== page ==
Wednesday, April 22, 2009

Love on the Roof

It wasn't generally known around the English department that I lived under a desk up in the junior faculty office garret , but only the most abstracted prof wouldn't notice me - barely four feet tall without my prosthetics - as I shuffled around Goldwyn Smith Hall, sat in on writing workshops, or appeared among the plaster casts of broken statuary at the Temple of Zeus open readings.
When I stood on a chair that first time to recite "Tripod, the Three Legged Dog" , people bent lower and fished in their coffee cups, but at the first line - " I'm going to hump your leg "- Archie Ammons let out a big country guffaw, and immediately the place echoed with laughter which resurged each of the three times in the poem's six lines that I threatened to hump their leg. It was a lame poem, but a few months later, crudely revised and worse yet, it would make me so infamous I would decide to disappear.

After that first reading, there were those who called me Tripod and made the obvious third-leg jokes, but Tripod was a real dog, truly famous on campus in the fifties, and long forgotten before most of them had appeared there. He was a malamute -half wolf- sled dog who had lost a front leg to gangrene as a result of a fight injury. He was useless as a sled dog after that, so some student had brought him back from a trip to Alaska, but it was not all that hard for Tripod to become top dog on the soft-dog Cornell campus.
At that time Cornell was an institution where it was a matter of pride and unofficial policy that any dog could attend any class. Dogs walked to campus with their fraternity boys, stayed and strayed all day, and hardly created more than a ripple of chuckling when they flopped down beside the lecturn or mated in the back of the lecture hall.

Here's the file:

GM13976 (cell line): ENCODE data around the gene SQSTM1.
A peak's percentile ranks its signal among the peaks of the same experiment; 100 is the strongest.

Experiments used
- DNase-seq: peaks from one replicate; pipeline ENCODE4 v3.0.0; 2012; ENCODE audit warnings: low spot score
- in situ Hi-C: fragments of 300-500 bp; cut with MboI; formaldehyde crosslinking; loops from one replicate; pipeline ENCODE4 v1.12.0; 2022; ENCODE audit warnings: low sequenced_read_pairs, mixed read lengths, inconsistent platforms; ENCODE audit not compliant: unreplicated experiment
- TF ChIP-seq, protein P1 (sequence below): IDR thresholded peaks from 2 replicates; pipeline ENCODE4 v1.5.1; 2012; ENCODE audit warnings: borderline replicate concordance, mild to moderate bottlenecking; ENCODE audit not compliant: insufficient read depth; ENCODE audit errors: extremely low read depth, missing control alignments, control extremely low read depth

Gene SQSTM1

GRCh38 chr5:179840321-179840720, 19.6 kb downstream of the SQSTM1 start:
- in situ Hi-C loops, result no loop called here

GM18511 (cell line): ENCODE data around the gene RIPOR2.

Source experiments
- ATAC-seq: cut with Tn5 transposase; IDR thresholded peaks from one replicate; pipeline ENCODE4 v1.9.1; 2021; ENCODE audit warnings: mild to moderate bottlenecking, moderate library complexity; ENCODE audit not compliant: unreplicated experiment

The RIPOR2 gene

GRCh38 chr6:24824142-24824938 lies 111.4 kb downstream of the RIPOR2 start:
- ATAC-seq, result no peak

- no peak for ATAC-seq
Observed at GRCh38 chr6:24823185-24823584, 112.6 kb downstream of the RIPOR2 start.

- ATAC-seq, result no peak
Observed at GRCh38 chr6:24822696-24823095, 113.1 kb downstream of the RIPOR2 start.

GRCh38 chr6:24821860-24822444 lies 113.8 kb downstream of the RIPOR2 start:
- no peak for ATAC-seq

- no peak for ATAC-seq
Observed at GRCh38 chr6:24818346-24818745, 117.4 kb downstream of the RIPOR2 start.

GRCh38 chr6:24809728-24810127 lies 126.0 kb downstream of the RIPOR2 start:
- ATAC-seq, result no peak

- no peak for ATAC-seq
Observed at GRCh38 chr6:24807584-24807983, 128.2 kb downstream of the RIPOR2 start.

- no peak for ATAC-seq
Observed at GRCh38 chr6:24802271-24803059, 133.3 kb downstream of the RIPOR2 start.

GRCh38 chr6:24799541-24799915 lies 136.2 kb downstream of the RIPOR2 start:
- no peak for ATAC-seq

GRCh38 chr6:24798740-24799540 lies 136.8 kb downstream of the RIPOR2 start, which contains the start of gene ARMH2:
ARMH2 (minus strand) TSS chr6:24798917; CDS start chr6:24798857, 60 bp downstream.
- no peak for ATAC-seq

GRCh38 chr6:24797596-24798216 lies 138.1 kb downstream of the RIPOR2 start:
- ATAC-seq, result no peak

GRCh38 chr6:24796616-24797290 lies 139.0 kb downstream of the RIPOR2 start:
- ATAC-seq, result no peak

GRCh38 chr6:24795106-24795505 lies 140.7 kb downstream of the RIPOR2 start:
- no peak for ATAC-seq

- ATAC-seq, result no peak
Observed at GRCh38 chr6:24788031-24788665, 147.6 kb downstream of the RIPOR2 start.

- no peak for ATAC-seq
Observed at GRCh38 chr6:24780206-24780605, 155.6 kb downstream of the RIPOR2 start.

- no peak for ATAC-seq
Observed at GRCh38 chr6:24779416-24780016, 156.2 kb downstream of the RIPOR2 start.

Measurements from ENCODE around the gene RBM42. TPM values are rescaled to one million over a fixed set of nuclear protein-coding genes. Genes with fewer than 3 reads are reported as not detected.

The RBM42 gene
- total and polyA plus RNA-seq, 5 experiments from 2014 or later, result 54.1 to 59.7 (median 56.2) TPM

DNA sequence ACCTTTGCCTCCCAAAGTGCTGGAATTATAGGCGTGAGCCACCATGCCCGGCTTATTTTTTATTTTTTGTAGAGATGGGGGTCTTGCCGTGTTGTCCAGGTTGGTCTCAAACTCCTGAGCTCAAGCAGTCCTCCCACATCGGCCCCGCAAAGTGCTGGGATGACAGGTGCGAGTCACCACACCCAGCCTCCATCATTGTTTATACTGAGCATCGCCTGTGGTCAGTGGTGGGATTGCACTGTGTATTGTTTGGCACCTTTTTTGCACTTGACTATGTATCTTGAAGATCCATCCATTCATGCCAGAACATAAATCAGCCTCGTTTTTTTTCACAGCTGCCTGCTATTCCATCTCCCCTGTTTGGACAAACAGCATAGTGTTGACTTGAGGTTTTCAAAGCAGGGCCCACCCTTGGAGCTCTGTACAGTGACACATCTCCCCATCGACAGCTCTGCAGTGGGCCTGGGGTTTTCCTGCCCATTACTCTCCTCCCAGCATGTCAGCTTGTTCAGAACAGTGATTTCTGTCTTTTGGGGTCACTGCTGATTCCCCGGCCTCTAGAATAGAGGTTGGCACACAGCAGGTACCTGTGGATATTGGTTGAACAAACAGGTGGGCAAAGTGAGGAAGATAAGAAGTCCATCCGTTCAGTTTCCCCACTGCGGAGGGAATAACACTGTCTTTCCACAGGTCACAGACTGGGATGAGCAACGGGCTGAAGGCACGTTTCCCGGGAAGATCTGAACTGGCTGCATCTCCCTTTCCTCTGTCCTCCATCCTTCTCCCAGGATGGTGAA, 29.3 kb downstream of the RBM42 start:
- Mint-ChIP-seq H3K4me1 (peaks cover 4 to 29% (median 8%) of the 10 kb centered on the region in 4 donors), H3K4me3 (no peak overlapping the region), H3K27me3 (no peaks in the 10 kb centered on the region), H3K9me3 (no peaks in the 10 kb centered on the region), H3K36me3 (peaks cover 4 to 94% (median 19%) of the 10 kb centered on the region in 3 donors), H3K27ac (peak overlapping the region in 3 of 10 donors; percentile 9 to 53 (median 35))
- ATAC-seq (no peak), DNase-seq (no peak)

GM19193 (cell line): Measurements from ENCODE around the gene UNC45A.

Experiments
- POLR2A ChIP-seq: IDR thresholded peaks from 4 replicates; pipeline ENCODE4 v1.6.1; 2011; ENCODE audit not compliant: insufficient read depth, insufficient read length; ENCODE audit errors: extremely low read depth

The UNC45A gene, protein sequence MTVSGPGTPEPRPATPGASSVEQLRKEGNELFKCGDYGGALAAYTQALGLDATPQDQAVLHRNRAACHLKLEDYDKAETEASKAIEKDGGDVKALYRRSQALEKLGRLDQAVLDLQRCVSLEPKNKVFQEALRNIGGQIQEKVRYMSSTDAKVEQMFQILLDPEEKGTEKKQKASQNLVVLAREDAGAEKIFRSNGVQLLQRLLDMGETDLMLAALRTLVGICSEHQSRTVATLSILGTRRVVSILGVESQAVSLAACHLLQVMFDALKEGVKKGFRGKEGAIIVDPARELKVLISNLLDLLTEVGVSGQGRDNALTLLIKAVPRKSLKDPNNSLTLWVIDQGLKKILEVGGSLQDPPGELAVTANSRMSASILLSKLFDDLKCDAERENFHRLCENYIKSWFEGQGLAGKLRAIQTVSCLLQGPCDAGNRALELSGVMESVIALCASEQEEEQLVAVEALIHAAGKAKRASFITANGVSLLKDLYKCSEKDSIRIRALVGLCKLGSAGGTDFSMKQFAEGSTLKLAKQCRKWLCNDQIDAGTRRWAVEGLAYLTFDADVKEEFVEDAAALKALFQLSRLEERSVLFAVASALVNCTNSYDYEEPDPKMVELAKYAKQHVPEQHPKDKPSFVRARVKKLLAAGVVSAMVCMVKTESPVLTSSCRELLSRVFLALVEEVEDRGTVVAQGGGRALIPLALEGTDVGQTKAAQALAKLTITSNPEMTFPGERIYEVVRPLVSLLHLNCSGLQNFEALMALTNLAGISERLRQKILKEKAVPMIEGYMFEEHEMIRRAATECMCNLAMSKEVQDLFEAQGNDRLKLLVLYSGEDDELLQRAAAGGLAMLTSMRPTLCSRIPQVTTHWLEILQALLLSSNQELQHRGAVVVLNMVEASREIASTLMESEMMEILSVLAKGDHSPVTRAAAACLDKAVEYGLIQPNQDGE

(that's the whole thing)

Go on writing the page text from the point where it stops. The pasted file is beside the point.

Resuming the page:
The beginning of the end of the dog years came when Tripod killed a couple of other dogs and was deported back to Alaska , but still in the early seventies when I was living in the desk , If anyone had suggested that you should not let your dog outside unless you were attached to it by a leash and that you should pick up its turds with a plastic baggy, that someone would have said, "pick up turds with a plastic baggy? What's a plastic baggy? What do you want with dog turds?

I wandered with a frisbie and Pike's dogs during the day, and I became a regular at old Professor Cole's introductory Geology lecture class they called "Rocks for Jocks." I liked the big story of the geological landscape, and the ecstatic phrases that rolled through it, like " glacial erratic boulders" .
I wrote it down in my tablet and drew pictures of glacial erratic boulders on page after page , some the size of houses and with pine trees growing on the top.
A slight girl with pumpkin colored hair was sitting two seats from me and because of her powerful aura of garlic, everyone else was at least three seats from her. I had also noticed her at the Zeus readings, and around about when I was throwing the frisbie for the dogs . I always sat fairly close to her in the Rocks lectures because there was always plenty of room around her ...anyway I have always been a dog for strong smells, so we were alone frequently in our private garlic bubble.